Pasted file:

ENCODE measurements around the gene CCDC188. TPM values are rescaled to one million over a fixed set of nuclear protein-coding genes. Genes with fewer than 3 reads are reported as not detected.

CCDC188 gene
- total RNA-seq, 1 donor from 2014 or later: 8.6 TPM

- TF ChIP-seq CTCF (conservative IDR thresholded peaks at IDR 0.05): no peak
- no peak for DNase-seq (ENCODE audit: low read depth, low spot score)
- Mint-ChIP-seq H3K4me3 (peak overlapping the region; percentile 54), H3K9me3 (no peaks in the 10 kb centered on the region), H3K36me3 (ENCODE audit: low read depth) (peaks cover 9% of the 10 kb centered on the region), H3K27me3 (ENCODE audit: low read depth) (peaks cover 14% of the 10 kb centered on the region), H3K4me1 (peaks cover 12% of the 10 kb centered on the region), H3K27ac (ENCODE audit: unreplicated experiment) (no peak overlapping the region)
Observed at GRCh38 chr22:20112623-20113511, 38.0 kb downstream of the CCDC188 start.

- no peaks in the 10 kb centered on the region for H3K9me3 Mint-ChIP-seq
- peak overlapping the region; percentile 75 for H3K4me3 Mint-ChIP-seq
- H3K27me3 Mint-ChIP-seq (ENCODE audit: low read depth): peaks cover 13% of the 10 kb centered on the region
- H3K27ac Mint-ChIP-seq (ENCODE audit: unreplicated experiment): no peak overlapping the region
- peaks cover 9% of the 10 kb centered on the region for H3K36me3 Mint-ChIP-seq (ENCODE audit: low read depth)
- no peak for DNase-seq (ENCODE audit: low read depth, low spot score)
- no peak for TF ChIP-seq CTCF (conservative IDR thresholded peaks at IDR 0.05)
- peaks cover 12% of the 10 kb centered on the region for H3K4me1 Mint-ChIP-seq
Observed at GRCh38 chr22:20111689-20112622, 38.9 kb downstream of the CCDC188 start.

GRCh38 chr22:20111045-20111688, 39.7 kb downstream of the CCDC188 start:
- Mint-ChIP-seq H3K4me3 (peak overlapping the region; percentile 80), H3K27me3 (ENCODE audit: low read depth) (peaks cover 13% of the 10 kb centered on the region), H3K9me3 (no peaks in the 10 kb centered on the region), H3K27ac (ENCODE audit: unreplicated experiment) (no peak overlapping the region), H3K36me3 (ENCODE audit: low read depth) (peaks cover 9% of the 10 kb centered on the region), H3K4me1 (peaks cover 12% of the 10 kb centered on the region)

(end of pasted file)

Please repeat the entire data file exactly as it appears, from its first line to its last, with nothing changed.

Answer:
ENCODE measurements around the gene CCDC188. TPM values are rescaled to one million over a fixed set of nuclear protein-coding genes. Genes with fewer than 3 reads are reported as not detected.

CCDC188 gene
- total RNA-seq, 1 donor from 2014 or later: 8.6 TPM

- TF ChIP-seq CTCF (conservative IDR thresholded peaks at IDR 0.05): no peak
- no peak for DNase-seq (ENCODE audit: low read depth, low spot score)
- Mint-ChIP-seq H3K4me3 (peak overlapping the region; percentile 54), H3K9me3 (no peaks in the 10 kb centered on the region), H3K36me3 (ENCODE audit: low read depth) (peaks cover 9% of the 10 kb centered on the region), H3K27me3 (ENCODE audit: low read depth) (peaks cover 14% of the 10 kb centered on the region), H3K4me1 (peaks cover 12% of the 10 kb centered on the region), H3K27ac (ENCODE audit: unreplicated experiment) (no peak overlapping the region)
Observed at GRCh38 chr22:20112623-20113511, 38.0 kb downstream of the CCDC188 start.

- no peaks in the 10 kb centered on the region for H3K9me3 Mint-ChIP-seq
- peak overlapping the region; percentile 75 for H3K4me3 Mint-ChIP-seq
- H3K27me3 Mint-ChIP-seq (ENCODE audit: low read depth): peaks cover 13% of the 10 kb centered on the region
- H3K27ac Mint-ChIP-seq (ENCODE audit: unreplicated experiment): no peak overlapping the region
- peaks cover 9% of the 10 kb centered on the region for H3K36me3 Mint-ChIP-seq (ENCODE audit: low read depth)
- no peak for DNase-seq (ENCODE audit: low read depth, low spot score)
- no peak for TF ChIP-seq CTCF (conservative IDR thresholded peaks at IDR 0.05)
- peaks cover 12% of the 10 kb centered on the region for H3K4me1 Mint-ChIP-seq
Observed at GRCh38 chr22:20111689-20112622, 38.9 kb downstream of the CCDC188 start.

GRCh38 chr22:20111045-20111688, 39.7 kb downstream of the CCDC188 start:
- Mint-ChIP-seq H3K4me3 (peak overlapping the region; percentile 80), H3K27me3 (ENCODE audit: low read depth) (peaks cover 13% of the 10 kb centered on the region), H3K9me3 (no peaks in the 10 kb centered on the region), H3K27ac (ENCODE audit: unreplicated experiment) (no peak overlapping the region), H3K36me3 (ENCODE audit: low read depth) (peaks cover 9% of the 10 kb centered on the region), H3K4me1 (peaks cover 12% of the 10 kb centered on the region)